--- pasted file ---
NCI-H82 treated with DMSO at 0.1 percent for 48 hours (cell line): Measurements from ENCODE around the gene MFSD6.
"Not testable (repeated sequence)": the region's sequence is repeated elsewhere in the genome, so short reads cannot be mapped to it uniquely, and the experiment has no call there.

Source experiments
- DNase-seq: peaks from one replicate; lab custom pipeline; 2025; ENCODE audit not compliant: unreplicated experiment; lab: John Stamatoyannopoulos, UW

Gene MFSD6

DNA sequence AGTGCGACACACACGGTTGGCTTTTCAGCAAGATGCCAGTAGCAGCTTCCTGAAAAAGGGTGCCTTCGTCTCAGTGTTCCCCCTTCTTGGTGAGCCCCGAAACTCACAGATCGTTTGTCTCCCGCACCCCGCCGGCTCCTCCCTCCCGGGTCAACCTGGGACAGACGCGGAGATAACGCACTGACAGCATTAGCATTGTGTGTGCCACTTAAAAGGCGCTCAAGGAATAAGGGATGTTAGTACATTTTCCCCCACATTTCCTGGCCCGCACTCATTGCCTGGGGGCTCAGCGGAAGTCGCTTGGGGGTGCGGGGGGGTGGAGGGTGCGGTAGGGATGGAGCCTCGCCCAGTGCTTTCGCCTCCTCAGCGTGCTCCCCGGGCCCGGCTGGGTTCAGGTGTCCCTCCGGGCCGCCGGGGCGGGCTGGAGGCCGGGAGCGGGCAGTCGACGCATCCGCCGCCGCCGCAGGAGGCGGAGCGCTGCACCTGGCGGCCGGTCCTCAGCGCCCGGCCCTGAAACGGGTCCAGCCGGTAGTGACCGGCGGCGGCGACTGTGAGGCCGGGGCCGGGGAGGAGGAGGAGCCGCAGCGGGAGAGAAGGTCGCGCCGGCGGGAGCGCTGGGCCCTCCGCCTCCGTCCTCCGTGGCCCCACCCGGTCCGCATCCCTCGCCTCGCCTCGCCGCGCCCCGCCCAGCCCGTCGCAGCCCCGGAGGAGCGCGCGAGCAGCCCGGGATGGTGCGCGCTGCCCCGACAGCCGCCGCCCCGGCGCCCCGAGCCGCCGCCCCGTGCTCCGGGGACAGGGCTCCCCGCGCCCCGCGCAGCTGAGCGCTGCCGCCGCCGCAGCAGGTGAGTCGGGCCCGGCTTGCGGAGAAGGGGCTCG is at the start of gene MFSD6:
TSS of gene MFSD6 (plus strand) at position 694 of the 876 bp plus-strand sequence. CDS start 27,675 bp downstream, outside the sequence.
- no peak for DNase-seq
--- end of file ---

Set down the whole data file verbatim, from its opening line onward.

NCI-H82 treated with DMSO at 0.1 percent for 48 hours (cell line): Measurements from ENCODE around the gene MFSD6.
"Not testable (repeated sequence)": the region's sequence is repeated elsewhere in the genome, so short reads cannot be mapped to it uniquely, and the experiment has no call there.

Source experiments
- DNase-seq: peaks from one replicate; lab custom pipeline; 2025; ENCODE audit not compliant: unreplicated experiment; lab: John Stamatoyannopoulos, UW

Gene MFSD6

DNA sequence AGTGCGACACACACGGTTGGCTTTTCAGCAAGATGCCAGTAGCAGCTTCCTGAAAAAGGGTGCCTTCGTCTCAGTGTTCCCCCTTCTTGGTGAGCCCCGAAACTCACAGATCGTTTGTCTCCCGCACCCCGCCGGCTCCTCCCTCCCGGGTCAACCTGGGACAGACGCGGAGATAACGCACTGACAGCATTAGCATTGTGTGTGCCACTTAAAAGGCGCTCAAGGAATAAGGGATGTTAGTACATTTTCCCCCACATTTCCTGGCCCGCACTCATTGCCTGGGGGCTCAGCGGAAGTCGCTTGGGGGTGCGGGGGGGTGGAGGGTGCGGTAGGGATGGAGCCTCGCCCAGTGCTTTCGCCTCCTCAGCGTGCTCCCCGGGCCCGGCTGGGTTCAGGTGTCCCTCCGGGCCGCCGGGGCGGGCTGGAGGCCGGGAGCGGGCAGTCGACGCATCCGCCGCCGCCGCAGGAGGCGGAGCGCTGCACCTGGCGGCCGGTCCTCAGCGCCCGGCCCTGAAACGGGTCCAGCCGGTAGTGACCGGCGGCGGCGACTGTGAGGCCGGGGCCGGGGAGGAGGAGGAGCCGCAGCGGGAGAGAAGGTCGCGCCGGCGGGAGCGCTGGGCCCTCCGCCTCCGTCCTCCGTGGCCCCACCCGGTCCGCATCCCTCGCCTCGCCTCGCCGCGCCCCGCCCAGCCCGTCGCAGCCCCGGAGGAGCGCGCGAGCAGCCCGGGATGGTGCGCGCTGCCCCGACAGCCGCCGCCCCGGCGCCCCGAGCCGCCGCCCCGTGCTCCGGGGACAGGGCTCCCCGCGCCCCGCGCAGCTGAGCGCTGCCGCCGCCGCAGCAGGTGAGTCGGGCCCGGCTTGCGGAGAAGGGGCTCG is at the start of gene MFSD6:
TSS of gene MFSD6 (plus strand) at position 694 of the 876 bp plus-strand sequence. CDS start 27,675 bp downstream, outside the sequence.
- no peak for DNase-seq